A bowl of Grape Nuts with berries
Photo: Post Consumer Brands

If the Grape Nuts shortage during the past few months meant your mornings were a little less bright, good news. Shipping is back at full capacity, the parent company Post Consumer Brands announced Wednesday.

The cereal has long had a reputation as a health food. It was made famous in the 1970s thanks to TV commercials starring the forager Euell Gibbons, who put it in the same category as things he called “natural foods” like pine trees, goldenrod, and cattails. But how good for you is it really?

More on Healthy Eating

The answer: “Pretty good!” says Amy Keating, RD, a nutritionist at CR.

Made from whole wheat and malted barley flours, the cereal is an excellent source of whole grains with 7 grams of fiber—about 25 percent of your daily need—per half-cup. Most of the fiber is insoluble, which is the type that’s key for preventing constipation. Plus you get 6 grams of protein (about the same amount as in a large egg), and the cereal has no added sugars. In a 2013 review of high-fiber cereals, CR gave Grape Nuts top ratings for nutrition and taste.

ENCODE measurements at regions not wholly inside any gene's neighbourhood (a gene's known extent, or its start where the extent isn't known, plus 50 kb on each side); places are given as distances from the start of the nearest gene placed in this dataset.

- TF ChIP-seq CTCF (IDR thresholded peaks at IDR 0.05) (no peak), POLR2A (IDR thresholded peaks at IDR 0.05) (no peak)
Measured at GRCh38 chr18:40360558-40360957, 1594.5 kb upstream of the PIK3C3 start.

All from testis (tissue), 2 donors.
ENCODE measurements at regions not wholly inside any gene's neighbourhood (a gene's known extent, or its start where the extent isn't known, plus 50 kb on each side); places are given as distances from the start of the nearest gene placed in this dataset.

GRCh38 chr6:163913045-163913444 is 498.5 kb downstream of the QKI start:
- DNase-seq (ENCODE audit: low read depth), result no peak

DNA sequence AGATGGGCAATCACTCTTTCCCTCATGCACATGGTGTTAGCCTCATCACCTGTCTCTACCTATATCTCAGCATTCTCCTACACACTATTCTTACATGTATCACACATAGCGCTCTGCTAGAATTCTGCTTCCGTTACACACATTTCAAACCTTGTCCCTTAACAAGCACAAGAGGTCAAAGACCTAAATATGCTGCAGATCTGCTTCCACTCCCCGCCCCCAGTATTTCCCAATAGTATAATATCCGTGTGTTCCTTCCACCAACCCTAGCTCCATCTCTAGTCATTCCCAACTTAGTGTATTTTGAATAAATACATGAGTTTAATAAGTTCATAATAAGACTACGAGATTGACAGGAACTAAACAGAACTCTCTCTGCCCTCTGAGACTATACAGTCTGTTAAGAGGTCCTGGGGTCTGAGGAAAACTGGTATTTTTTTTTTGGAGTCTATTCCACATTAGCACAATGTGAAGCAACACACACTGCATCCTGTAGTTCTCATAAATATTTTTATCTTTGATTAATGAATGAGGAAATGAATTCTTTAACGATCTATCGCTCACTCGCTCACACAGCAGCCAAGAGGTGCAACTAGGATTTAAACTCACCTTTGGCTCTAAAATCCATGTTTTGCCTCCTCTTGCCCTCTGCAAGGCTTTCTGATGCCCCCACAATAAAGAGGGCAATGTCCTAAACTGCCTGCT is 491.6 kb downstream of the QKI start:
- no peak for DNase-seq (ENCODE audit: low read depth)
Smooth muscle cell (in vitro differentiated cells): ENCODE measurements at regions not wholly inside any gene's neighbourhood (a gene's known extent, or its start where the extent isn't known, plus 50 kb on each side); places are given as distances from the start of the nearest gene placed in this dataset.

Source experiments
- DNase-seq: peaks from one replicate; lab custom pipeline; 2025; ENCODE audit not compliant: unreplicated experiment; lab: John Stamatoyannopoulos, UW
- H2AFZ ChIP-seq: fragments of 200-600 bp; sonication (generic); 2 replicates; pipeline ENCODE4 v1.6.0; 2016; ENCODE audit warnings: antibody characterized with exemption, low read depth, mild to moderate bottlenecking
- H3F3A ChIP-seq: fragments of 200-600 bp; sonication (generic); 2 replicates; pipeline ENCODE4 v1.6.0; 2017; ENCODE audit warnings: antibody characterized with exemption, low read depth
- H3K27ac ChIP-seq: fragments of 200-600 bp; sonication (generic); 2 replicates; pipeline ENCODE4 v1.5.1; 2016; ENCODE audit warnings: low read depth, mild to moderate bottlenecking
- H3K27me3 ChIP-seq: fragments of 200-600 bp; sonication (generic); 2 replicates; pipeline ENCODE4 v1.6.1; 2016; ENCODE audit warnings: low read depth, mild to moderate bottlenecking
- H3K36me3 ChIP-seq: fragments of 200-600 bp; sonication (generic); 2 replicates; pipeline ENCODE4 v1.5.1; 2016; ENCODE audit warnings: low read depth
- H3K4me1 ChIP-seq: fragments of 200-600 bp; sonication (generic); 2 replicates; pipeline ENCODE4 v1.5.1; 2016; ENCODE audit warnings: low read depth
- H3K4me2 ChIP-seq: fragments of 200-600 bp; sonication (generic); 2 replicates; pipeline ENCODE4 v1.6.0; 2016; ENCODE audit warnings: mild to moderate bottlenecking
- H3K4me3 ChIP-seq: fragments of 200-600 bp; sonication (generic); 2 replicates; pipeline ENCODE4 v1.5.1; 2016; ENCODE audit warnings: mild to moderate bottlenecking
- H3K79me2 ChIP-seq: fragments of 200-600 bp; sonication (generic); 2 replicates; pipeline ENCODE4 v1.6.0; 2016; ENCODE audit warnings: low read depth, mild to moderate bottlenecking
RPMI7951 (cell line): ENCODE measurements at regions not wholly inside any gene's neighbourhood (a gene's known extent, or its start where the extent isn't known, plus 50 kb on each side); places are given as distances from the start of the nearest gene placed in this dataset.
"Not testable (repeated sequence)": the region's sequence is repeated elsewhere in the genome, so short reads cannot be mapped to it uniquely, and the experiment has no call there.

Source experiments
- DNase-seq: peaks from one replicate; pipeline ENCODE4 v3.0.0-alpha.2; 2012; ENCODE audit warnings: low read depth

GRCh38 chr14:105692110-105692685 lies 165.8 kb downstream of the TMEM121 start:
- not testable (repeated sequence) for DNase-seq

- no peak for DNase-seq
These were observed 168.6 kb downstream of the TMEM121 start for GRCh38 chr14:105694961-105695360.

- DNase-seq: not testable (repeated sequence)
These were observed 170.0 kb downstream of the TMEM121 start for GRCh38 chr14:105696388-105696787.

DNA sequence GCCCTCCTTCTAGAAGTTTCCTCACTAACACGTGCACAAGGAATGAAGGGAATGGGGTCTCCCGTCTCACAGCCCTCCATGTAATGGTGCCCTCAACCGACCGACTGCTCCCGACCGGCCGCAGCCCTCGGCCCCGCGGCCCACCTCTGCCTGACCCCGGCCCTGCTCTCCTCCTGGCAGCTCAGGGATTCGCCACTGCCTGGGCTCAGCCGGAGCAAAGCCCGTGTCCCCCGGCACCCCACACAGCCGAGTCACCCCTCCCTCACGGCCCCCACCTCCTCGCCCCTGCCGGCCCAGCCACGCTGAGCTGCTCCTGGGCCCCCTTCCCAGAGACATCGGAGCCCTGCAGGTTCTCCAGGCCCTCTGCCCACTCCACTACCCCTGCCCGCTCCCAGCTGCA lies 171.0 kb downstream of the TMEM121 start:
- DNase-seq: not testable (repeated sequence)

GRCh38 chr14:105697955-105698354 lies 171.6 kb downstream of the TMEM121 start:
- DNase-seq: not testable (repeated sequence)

Two things to keep in mind, though. The sodium count is on the high side, with 280 mg per serving. “Given that you should be getting less than 2,300 mg a day and the small serving size, that’s more than I’d like to see in a cereal,” Keating says.

And a half-cup is really not all that much cereal. “Chances are, you’re pouring a lot more into your bowl,” Keating says, “so you should realize that means you’re taking in more calories and sodium along with the good stuff.” 

In a test a few years ago, CR’s nutrition experts asked 124 consumers to pour themselves the amount of cereal they’d usually eat. Nearly everyone’s bowl contained more cereal that the serving size listed on the label. For dense cereals (we used granola, but Grape Nuts is also very dense), if the participants in our test actually ate what they poured, they would have taken in two to four times the amount listed as a serving on the label.